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Is the Flynn sentencing memo bad for Trump? The answer depends on what channel you’re watching.

Is the Flynn sentencing memo bad for Trump? The answer depends on what channel you’re watching.

Is the Flynn sentencing memo bad for Trump? The answer depends on what channel you’re watching.

Is the Flynn sentencing memo bad for Trump? The answer depends on what channel you’re watching.

Is the Flynn sentencing memo bad for Trump? The answer depends on what channel you’re watching.

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December 5 at 2:22 PM

Special counsel Robert S. Mueller III issued a heavily redacted sentencing report late Tuesday on Michael Flynn. In it, Mueller outlined the former national security adviser’s “substantial assistance” in the Russia investigation and recommended that the judge sentence him to no prison time.

The memo was not a bombshell, although it showed that the investigation is ongoing. It also revealed that Flynn assisted in a mysterious unrelated criminal investigation — significant enough that Mueller credited Flynn for his help in a noteworthy and blacked-out portion of the memo.

Those details didn’t sway cable news’s major personalities from their expected positions: The developments were praised during appearances on CNN, while they were dismissed or ignored on Fox News Channel.

CNN legal analyst Jeffrey Toobin said Tuesday that the memo was cause for concern for those in the White House.

“I would be a little nervous if I were the people involved in the obstruction-of-justice investigation, starting of course with the president of the United States,” he said.

“Fox & Friends” co-host Pete Hegseth weighed in via Twitter while watching CNN at an airport, calling CNN’s Don Lemon “a moron.” Fox News host Sean Hannity disparaged the “big news out of the Mueller witch hunt,” calling Tuesday’s memo release a “sad and pathetic moment.”

Flynn resigned from his White House position in February 2017, amid accusations that he misled Cabinet members about his contacts with Russia. He was the first of five aides to President Trump to plead guilty in the special counsel investigation of Russian interference in the 2016 campaign. After admitting in December 2017 that he lied to federal agents, Flynn began cooperating with the investigation.

On Tuesday, Hannity ignored that the former general committed a federal offense, labeling it a “victimless process crime” and bemoaning that “after all of this time, no prison” was Mueller’s stance on Flynn’s sentence; if convicted, he would have been facing up to nine months in prison.

“This is how America’s going to treat a military hero?” Hannity fumed.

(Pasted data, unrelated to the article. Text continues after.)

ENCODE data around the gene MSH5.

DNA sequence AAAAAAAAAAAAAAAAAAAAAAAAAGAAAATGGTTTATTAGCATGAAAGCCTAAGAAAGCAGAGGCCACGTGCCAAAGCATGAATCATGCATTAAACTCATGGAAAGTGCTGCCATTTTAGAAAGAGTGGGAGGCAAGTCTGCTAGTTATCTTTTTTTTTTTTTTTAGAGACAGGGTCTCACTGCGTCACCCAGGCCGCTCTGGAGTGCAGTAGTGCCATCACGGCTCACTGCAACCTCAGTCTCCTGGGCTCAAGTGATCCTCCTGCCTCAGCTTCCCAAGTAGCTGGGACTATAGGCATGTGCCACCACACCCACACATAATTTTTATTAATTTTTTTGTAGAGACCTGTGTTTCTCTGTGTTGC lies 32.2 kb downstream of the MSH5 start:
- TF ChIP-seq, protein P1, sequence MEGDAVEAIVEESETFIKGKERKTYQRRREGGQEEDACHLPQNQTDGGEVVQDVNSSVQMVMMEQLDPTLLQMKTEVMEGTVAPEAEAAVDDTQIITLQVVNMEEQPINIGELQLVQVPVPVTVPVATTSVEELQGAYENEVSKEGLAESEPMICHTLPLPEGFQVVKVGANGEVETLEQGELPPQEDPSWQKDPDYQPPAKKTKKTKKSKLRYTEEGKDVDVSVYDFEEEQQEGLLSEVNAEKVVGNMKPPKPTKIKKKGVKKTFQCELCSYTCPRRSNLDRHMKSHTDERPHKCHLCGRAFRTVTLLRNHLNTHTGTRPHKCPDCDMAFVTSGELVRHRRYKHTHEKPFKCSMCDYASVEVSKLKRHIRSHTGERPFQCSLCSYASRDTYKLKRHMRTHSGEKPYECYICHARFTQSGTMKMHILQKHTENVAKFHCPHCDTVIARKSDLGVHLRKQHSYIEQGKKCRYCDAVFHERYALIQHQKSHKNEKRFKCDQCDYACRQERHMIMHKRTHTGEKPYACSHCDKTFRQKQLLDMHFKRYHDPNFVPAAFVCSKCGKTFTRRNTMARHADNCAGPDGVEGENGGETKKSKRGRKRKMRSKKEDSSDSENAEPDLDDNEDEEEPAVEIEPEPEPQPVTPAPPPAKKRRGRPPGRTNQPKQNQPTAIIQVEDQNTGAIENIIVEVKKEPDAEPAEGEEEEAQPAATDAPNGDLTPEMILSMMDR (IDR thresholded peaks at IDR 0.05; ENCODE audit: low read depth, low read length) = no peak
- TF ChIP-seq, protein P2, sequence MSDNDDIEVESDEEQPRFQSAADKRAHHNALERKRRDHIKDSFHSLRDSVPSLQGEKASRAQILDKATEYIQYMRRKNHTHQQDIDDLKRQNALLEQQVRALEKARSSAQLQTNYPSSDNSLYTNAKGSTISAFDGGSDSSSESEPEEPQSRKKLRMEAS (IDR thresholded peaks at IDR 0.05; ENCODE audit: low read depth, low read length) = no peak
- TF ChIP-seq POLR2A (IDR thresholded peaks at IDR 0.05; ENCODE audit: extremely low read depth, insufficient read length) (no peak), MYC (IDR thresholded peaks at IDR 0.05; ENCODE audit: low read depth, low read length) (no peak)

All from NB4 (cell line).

A lone detail that Hannity and Toobin agreed on was that Flynn’s career in public service distinguished him.

Mueller’s sentencing memo addressed Flynn’s military record and made a point of saying, “Senior government leaders should be held to the highest standards” — something Toobin pointed out.

Toobin believed Mueller’s inclusion of that detail underscored how he will approach Trump White House officials involved in obstruction investigations.

He added, “I don’t think that is just filler material. I think that is a statement of how Mueller is going to approach the remainder of his investigation as he starts thinking about the people in the White House.”

Unlike Toobin, Hannity’s guest on Tuesday, Rep. Mark Meadows (R-N.C.), focused on what Mueller did not include in the memo.

“There is no suggestion that Michael Flynn had anything to do with collusion. He was with the transition team. He was part of the campaign. And, yet, there is no mention of collusion,” Meadows said.

Hannity said Mueller used “the old perjury trap” as a fallback. But those with prosecution experience think the investigation will continue to center on “process crimes.”

The sentencing memo was not earth-shattering. Yet it served as a message to other Trump associates contemplating (or violating) agreements with the federal government: Mueller is willing to be lenient.

For Flynn, who despite committing a serious offense opted to offer “long-term and firsthand insight” early on, Mueller thought leniency was appropriate.

Meadows still concluded that the memo was “good news” for Trump, suggesting, “Even though they said [Flynn] substantially cooperated, I think he substantially cooperated to say that there was no collusion.”


Copies of the memos written by former FBI director James B. Comey are pictured in Washington on April 19. About a week after Comey was fired, Deputy Attorney General Rod J. Rosenstein appointed Robert S. Mueller III as special counsel to conduct the Russia investigation. (Susan Walsh/AP)

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